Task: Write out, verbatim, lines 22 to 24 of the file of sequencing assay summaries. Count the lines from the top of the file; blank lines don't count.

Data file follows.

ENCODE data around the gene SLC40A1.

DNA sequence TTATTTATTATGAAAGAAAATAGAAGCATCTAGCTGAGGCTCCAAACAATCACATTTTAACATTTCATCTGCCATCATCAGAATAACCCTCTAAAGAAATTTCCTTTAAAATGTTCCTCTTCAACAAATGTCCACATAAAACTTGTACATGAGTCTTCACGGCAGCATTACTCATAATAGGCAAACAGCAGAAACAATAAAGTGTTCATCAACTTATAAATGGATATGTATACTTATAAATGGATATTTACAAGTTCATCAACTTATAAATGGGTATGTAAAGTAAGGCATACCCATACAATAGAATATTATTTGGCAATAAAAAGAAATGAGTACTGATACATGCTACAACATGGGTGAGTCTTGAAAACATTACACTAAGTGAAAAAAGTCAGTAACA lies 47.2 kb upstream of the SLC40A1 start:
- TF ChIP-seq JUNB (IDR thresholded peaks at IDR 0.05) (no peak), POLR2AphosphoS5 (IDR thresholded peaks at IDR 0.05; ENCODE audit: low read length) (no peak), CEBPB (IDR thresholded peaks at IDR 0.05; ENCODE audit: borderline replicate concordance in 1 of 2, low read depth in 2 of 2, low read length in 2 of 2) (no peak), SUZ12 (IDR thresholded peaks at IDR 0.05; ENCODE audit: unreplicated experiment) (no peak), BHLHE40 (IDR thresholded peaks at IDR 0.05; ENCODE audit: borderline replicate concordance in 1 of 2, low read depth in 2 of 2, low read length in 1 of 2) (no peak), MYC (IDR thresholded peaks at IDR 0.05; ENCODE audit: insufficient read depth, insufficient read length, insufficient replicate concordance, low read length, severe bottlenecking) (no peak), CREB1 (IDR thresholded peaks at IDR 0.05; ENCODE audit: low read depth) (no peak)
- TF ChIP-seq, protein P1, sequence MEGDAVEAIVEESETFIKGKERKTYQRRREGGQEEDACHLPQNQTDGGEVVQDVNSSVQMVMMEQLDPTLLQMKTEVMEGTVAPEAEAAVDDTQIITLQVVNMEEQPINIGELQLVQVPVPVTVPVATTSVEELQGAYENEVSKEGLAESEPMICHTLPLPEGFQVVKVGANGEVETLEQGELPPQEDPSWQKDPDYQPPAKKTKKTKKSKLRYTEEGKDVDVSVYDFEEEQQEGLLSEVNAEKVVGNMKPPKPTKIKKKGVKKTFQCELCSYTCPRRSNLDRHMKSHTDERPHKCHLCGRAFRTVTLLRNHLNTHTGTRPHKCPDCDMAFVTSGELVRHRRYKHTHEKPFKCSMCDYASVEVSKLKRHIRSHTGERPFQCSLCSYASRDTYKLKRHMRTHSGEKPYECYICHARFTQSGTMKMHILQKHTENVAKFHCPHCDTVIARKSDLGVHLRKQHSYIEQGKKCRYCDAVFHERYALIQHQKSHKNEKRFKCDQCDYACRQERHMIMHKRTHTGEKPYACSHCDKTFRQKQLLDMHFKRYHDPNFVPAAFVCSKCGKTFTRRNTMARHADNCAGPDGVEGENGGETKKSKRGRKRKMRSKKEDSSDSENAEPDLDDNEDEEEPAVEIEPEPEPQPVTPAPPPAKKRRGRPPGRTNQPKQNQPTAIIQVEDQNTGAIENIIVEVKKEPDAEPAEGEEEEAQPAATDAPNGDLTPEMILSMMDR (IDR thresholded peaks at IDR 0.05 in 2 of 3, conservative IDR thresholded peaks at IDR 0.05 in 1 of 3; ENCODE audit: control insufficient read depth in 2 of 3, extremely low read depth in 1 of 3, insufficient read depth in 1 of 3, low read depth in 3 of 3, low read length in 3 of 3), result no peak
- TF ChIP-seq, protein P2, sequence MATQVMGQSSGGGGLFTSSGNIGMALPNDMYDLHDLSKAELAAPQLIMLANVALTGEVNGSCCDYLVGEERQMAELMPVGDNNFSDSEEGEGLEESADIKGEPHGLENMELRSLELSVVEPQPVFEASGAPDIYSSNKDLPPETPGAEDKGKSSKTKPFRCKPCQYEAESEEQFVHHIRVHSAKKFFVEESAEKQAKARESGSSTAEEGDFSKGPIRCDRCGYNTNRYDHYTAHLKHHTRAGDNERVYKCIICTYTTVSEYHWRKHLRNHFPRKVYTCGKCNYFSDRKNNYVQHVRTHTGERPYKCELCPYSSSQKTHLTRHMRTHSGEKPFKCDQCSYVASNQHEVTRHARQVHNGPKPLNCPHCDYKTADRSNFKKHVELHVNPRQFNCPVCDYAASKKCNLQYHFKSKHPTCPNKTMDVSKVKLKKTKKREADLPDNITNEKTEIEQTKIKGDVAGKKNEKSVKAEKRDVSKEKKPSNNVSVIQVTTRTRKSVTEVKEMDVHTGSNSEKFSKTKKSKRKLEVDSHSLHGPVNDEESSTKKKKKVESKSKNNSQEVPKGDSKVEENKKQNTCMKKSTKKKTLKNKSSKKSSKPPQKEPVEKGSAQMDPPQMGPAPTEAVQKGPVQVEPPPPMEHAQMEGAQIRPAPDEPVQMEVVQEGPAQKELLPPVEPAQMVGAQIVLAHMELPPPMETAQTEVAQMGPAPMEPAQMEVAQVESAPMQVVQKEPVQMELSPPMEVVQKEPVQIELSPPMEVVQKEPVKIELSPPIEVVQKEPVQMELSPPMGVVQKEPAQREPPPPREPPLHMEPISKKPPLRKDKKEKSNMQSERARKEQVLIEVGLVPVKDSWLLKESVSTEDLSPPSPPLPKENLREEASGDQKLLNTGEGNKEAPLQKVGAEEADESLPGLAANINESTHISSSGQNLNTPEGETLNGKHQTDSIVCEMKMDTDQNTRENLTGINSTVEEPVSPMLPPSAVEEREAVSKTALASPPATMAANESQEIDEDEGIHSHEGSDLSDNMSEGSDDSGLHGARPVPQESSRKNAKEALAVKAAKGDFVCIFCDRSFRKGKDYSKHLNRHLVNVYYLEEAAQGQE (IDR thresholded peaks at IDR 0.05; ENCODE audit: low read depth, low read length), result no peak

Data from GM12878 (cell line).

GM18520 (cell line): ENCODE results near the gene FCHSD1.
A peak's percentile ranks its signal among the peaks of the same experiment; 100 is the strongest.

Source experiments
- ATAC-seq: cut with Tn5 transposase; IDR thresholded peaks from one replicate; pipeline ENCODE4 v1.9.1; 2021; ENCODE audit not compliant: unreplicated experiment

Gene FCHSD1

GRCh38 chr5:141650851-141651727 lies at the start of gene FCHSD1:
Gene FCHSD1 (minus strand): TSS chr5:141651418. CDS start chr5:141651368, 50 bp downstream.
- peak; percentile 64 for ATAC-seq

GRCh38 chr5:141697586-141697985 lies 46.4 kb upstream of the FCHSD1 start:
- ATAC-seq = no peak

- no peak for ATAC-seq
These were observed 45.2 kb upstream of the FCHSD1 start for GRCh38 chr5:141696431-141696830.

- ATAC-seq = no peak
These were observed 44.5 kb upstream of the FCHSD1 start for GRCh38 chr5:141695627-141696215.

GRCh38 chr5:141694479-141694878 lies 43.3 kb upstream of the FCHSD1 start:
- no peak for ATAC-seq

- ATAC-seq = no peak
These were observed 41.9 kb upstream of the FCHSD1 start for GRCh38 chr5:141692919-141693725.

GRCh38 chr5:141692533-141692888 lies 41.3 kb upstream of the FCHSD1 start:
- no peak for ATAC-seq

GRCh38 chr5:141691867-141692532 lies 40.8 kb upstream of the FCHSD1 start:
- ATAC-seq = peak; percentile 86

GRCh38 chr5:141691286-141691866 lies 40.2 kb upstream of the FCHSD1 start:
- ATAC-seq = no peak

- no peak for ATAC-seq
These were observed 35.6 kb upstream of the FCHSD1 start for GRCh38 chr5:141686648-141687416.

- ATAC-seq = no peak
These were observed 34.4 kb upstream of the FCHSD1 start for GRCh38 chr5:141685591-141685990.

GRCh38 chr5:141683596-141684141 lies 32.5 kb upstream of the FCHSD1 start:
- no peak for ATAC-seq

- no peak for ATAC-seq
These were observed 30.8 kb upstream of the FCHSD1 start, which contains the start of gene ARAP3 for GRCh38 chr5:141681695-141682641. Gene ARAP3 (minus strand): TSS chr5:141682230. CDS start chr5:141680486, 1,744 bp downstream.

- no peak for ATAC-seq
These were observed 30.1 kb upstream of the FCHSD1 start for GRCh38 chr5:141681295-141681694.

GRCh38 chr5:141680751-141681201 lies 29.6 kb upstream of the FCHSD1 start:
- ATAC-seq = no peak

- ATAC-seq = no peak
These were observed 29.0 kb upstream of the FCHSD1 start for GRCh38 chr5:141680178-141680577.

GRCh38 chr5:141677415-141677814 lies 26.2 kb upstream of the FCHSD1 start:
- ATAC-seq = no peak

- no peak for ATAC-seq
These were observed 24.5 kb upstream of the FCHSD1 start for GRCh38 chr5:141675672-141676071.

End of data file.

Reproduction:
- no peak for ATAC-seq

- ATAC-seq = no peak
These were observed 41.9 kb upstream of the FCHSD1 start for GRCh38 chr5:141692919-141693725.